The MCHS 2015 Event Committee met on July 28, 2015 in St. Williams, Ontario; our next meeting is in Kitchener on Sept. 9

One of the remarkable features of Old Mill Toronto is that there is a passageway under Old Mill Drive that takes you directly to the parking lot. It took me several visits to Old Mill Toronto, before the reality of the existence of such a passageway finally registered in my brain. Jaan Pill photo

One of the remarkable features of Old Mill Toronto is that there is a passageway under Old Mill Road that takes you directly to the Old Mill parking lot. It took me several visits to Old Mill before the reality of the existence of such a passageway finally registered in my brain. Jaan Pill photo

At our meeting on July 28, 2015 in St. Williams, Ontario at the farm homestead of Gina and Dan Cayer, the Event Committee had a great time having lunch, learning about pigeons and horses, getting the stories straight about some of the MCHS grads over the years, and figuring out how to arrive at a balanced budget for the Oct. 17 reunion.

The budget story, and the solution we’ve found to ensure that our expenditures match our revenues, we have highlighted in previous posts as in:

Update: The Oct. 17, 2015 MCHS Reunion will take place at the Humber Room at Old Mill Toronto

As well, another post that deals with financial matters is entitled:

If a person (such cases are case), gets a fee reduction for MCHS 2015, it gets covered by an anonymous donation

On July 28, we also discussed the schedule of events at the reunion; I will save the discussion for a subsequent post either before of after the Wednesday, Sept. 9, 2015 meeting, at 11:30 am, at the Boston Pizza at 190 Gateway Park Drive in Kitchener, where we usually have our meetings.

All MCHS grads are welcome to join us at the organizing meetings. We see tremendous value in such face to face meetings, where a majority of our key decisions are made.

Here is a closer view of the passageway to the parking lot. Old Mill Toronto can be characterized as a labyrinth, a complicated irregular network of passages. Learning your way around is in itself a delightful experience. Jaan Pill photo

Here is a closer view of the passageway to the parking lot. Old Mill Toronto can be characterized as a labyrinth, a complicated irregular network of passages, hallways, corners, and turns. Learning your way around is in itself a delightful experience. Jaan Pill photo

The reunion will have about 60 attendees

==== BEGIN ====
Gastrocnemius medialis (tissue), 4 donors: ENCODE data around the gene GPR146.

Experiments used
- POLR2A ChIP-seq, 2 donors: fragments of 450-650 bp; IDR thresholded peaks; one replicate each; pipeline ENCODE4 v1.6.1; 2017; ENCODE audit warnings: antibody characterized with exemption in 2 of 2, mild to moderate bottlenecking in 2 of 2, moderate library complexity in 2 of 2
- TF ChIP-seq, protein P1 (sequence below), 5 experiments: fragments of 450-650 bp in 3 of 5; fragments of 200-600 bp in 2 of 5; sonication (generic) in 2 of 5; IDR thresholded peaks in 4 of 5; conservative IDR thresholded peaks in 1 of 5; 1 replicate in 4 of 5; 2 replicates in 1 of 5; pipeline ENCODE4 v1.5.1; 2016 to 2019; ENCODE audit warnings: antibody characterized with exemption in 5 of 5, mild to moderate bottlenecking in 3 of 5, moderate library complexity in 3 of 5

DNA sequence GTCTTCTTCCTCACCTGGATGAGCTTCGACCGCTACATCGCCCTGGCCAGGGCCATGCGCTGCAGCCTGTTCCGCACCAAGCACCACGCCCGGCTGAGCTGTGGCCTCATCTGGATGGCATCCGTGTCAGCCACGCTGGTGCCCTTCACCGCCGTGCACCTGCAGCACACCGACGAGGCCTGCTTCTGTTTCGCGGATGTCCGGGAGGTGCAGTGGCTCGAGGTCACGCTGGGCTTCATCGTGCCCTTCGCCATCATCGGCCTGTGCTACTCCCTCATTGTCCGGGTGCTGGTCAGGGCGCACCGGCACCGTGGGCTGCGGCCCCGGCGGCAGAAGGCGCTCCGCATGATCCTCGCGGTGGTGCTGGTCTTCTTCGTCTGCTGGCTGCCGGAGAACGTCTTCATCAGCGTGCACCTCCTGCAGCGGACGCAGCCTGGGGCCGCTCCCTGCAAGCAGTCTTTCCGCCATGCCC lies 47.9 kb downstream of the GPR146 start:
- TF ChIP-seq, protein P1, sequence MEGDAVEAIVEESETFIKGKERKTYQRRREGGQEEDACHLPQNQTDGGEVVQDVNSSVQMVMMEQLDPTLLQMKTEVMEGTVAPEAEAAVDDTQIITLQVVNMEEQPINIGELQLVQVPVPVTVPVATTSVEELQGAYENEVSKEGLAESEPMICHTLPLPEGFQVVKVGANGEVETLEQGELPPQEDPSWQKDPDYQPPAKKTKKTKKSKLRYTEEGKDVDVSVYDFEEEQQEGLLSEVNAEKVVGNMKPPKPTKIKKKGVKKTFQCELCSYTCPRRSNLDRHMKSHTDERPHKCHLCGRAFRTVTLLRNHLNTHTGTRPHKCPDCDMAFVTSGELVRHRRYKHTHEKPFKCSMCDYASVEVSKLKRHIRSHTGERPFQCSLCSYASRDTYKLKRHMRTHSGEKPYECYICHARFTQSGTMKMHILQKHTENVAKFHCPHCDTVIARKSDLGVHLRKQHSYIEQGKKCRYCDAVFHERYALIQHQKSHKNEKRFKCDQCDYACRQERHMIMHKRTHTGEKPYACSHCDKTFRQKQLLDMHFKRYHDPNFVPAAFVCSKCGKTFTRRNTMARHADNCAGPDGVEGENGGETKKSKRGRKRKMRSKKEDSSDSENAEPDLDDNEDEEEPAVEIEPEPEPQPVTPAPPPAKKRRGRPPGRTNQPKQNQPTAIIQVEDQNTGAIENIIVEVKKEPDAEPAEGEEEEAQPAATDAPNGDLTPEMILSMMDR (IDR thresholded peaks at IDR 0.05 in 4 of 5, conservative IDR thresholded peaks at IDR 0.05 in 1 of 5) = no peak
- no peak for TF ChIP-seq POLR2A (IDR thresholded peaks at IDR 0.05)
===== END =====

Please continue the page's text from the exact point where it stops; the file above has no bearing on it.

We are very pleased to be working with a reunion that we project will be just a bit more than 60 people. The absolute maximum that the Humber Room can handle is 90. We don’t expect to have that many attendees. In the unlikely event that we have to turn people away, however, we will have no choice.

Everybody has had plenty of time to sign up; in the unlikely event a few people signal their intention, at a point where it’s too late for them to sign up, that can’t be helped. But we don’t think it’s likely we will reach 90 people. There are always some last-minute registrations but we don’t expect to see hordes of grads looming on the horizon.

We’re also aware that some people just don’t want to attend a reunion. Sometimes things go in another direction in people’s lives. Things may have happened in their lives and they don’t want to connect. And for some people, high school might not have been the best of times, as Dan Cayer noted at our meeting in St. Williams on the northern shore of Lake Erie.

Some of us will attend, even if high school was not a rose garden for us. For some, the years that followed were an improvement on the years that preceded. Each of us has our own unique experiences, with regard to what the high school years have meant for us, and how we look back at them. Everybody has a good reason to attend, or not. If people just connect with us online, it’s not the same as meeting people face to face, but it’s nonetheless a valuable way, whereby we can remain in touch, as the years proceed.

At the front of Old Mill Toronto, where there is a semicircular drive that cars can use, there is an entrance, which like all entrances eventually lead you to the Humber Room, which is on the second floor of the building. At the entrance with the semicircular drive, you would walk left down a hallway, down a flight of stairs. and then up a flight of stairs, at which point you will be there. Jaan Pill photo

At the front of Old Mill Toronto, where there is a semicircular drive that cars can use, there is an entrance, which like all entrances eventually lead you to the Humber Room, which is on the second floor of the building. At the entrance with the semicircular drive, you would walk left down a hallway, staying to the left, until finally you come to some stairs. You descend the stairs and at that point you arrive at the foyer of the Humber Room. Jaan Pill photo

Humber Room